Naloxone is a different type of MAT as it is an opioid antagonist, with the ability to block or immediately stop the effects of opiates in the system. This is different from the other MAT for opiates, in that its main use in the field with first responders, is to address an overdose and reverse the effects, keeping the person alive. Relatives and friends of those at risk of accidental overdosing are also being encouraged to utilize naloxone. Naloxone is sold as Narcan and as the brand name Evizo, which can be prescribed by a physician to clients in treatment as well as their family members. This medication continues to gain traction as it has been helpful in saving lives and then giving people the opportunity for recovery.

MAT also is being used for the treatment of alcohol addiction. Naltrexone, both in the oral and long-acting form (Vivitrol), is given to decrease cravings and shown to be effective in reducing the amount of drinks consumed per month, as well as in helping to maintain abstinence. In addition, disulfiram (more commonly referred to as Antabuse) is a daily medication often prescribed. This medication is taken in a pill form and when coming into contact with alcohol, one has an immediate bad reaction resulting in sickness. Any association of the bad experience usually helps to further prevent cravings of use, as a negative association has been strongly connected to the use of alcohol. This is also medication that requires medical prescribers to be clear about the effects as they can be startling, and one has to be very careful when eating out or consuming foods that could include alcohol.

How Life Of Purpose Treats Detox & Medication Assisted Treatment

At Life of Purpose, we believe in the use of MAT in conjunction with outpatient treatment as an Evidenced-Based modality and useful tool for addressing alcohol and drug addictions. With opiates being listed as the largest epidemic in Pennsylvania, and a National issue, it has become increasingly important for treatment facilities to look at how keeping clients alive is necessary to offering therapeutic services. We also know that not all MAT is necessary or advised for clients.

For example, clients new to the treatment who are engaging well in the services, gaining and maintaining sobriety, and feel motivated, are great examples of a client who would not be recommended MAT. Clients who show long-term success in our outpatient program without being on MAT would not necessarily be a great fit for MAT, unless preventative medications are warranted. Clients who have a history of long-term sobriety, whether through working a NA/AA program or through prior treatment experiences and show coping skills and resources to continue without MAT, can continue to use what is working for them. The importance is that we assess what is clinically and medically the best practices on a case by case basis.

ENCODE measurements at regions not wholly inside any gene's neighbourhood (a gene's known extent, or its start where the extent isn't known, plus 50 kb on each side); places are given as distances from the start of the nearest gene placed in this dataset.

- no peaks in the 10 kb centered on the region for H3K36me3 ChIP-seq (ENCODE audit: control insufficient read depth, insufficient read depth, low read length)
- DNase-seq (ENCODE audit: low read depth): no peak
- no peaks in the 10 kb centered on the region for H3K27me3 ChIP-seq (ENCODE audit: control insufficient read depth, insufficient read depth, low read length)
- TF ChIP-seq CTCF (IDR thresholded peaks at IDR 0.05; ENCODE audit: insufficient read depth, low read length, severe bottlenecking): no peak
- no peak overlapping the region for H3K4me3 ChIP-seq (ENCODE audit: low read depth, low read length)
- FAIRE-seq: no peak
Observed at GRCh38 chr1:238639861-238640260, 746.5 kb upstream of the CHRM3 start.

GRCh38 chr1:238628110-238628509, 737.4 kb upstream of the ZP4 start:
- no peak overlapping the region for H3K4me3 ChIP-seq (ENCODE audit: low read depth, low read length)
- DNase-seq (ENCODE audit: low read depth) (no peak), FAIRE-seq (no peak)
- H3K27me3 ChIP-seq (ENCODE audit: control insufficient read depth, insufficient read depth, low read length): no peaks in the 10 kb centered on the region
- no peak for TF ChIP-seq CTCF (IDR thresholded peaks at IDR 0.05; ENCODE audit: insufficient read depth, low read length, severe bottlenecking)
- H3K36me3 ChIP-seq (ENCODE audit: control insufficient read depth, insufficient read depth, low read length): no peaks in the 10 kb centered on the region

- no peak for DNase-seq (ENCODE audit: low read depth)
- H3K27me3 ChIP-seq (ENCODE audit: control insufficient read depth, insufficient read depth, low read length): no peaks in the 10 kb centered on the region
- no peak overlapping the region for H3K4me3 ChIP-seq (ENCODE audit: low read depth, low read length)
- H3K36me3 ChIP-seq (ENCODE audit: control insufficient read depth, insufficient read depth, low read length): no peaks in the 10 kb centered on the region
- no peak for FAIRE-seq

Someone struggling with chronic opiate relapse would likely be recommended some form of MAT. The decision for what type of MAT that may be recommended is made on an individual basis after all factors are carefully considered. For some Vivitrol is often the first go-to due to its more preventative nature. However, someone who is more high risk, forms of Buprenorphine are often more appropriate. We do not prescribe methadone maintenance at Life of Purpose for opiate addiction, though we recognize there is a place for it in the field in addressing long-term chronic opiate addiction and would refer out if needed. In general, the process of MAT is made carefully, considering the client's history of use and treatment, medical risks, and best practice for each presenting situation.

For alcohol addiction, much like opiate addiction, naltrexone is often prescribed. Most often preferred in the method of long acting injection, it can help reduce the cravings. In conjunction with naltrexone or by itself, Disulfiram (Antabuse) may be recommended as it gives immediate consequences that detract from continuing to use. In this way, it can be a great form of prevention and for keeping a client safe through alcohol addiction.

Life of Purpose offers medical assisted treatment option, drug detox and alcohol detox programs at our various locations in Florida and Pennsylvania.

Accredited By

Accredited Addiction Center The Joint Commission National Quality Approval Association of Recovery in Higher Education National Asspciation of Addiction Treatment Providers